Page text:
Create your first ticket, without the numbering. Then where you want the number to appear first, press Ctrl-F9 to create a pair of field braces (ie '{}') and fill in between them so that you get '{SEQ Ticket \# 00000}'. Then, where you want the duplicate number to appear, create another field and fill it it so that you get '{SEQ Ticket \c \# 00000}'. From there it's mostly just a matter of duplicating the whole ticket however many times you want. When you're done press Ctrl-A to select the whole document, then press F9 to update the fields.

I would like to number a voucher book, i have place 4 vouchers on a page, the thing is that i want each of these vouchers to start with different number, 100, 200, 300, 400, and then i want to number them 99 times. The problem is that they have to be numbered only 1 per page, so that when i have printed them all i can easily crop them and staple them right up with having to go through it all.


An awesome new feature to has been introduced to Microsoft Publisher 2010 is the ability to use Data Sources to create "Catalogue Pages". This is like a Mail Merge for design documents. Now, I would have to agree that Publisher isn't the best graphic design program in the market. But it's certainly adequate for simple ticket designs — for example, for a school social. Let's say we want each ticket to have a unique number and an inspiration quote. This is all possible through Publisher and a data source, e.g. an Excel Spreadsheet.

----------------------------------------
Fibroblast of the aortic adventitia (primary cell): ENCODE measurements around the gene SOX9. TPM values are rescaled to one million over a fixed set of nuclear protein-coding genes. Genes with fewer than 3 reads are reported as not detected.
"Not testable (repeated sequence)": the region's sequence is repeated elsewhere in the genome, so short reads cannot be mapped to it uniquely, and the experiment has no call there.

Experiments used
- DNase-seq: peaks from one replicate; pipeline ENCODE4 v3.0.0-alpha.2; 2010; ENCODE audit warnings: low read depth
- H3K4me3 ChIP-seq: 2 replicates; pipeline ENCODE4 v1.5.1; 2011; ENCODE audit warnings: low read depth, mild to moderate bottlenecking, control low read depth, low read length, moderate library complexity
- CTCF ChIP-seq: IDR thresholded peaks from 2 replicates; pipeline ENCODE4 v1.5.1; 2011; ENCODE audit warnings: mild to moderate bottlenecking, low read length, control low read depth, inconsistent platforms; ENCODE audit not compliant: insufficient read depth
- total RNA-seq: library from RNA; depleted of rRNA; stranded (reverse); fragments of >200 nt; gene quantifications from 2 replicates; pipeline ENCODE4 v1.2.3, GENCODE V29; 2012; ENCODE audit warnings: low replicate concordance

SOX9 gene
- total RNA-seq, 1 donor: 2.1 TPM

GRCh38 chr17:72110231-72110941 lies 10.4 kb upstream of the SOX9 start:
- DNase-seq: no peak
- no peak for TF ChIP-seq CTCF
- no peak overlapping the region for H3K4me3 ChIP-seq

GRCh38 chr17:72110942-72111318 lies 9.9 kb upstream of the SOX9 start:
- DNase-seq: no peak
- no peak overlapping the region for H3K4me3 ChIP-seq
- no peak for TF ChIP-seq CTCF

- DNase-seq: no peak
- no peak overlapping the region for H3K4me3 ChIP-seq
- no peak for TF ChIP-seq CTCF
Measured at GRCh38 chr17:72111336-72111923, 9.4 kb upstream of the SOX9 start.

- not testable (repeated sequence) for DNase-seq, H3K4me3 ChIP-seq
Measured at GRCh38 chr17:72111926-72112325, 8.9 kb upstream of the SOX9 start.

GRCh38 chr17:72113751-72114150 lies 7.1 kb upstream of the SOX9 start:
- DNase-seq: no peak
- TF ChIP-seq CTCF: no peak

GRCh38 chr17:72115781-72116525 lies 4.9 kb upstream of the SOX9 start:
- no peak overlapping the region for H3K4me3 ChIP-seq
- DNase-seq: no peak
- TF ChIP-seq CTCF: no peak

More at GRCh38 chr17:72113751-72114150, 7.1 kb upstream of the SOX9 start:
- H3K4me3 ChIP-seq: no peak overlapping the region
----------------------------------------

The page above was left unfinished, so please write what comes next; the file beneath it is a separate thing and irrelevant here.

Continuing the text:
I am trying to create Raffle Style tickets using Avery 16154 ticket stock.  I am working in Adobe InDesign CC.  Can someone tell me how to create sequentially numbered tickets in Adobe InDesign CC (I have found it for other versions which don't work in CC). I need a ticket number on the "stub" and the same matching number on the tear off portion.  They are 10 tickets to an 8.5 X 11 page.
Subsequently you have to select the template named Raffle tickets 6 per page. Microsoft Word will make available a preview of the chosen template and then inquires whether you wish to download the particular template. Now choose the option to download. Consequently your current word document gets replaced with the template of raffle ticket which is ready to undergo editing in your hand.
I have done this twice now, getting flustered. The ticket part the person keeps has the correct sequential number on it, but the side that we keep has the same number on it for the whole page. What part am I missing, at first I did not uncheck the box, but this time I did but have the same number on the stub side that we keep with the person's name, etc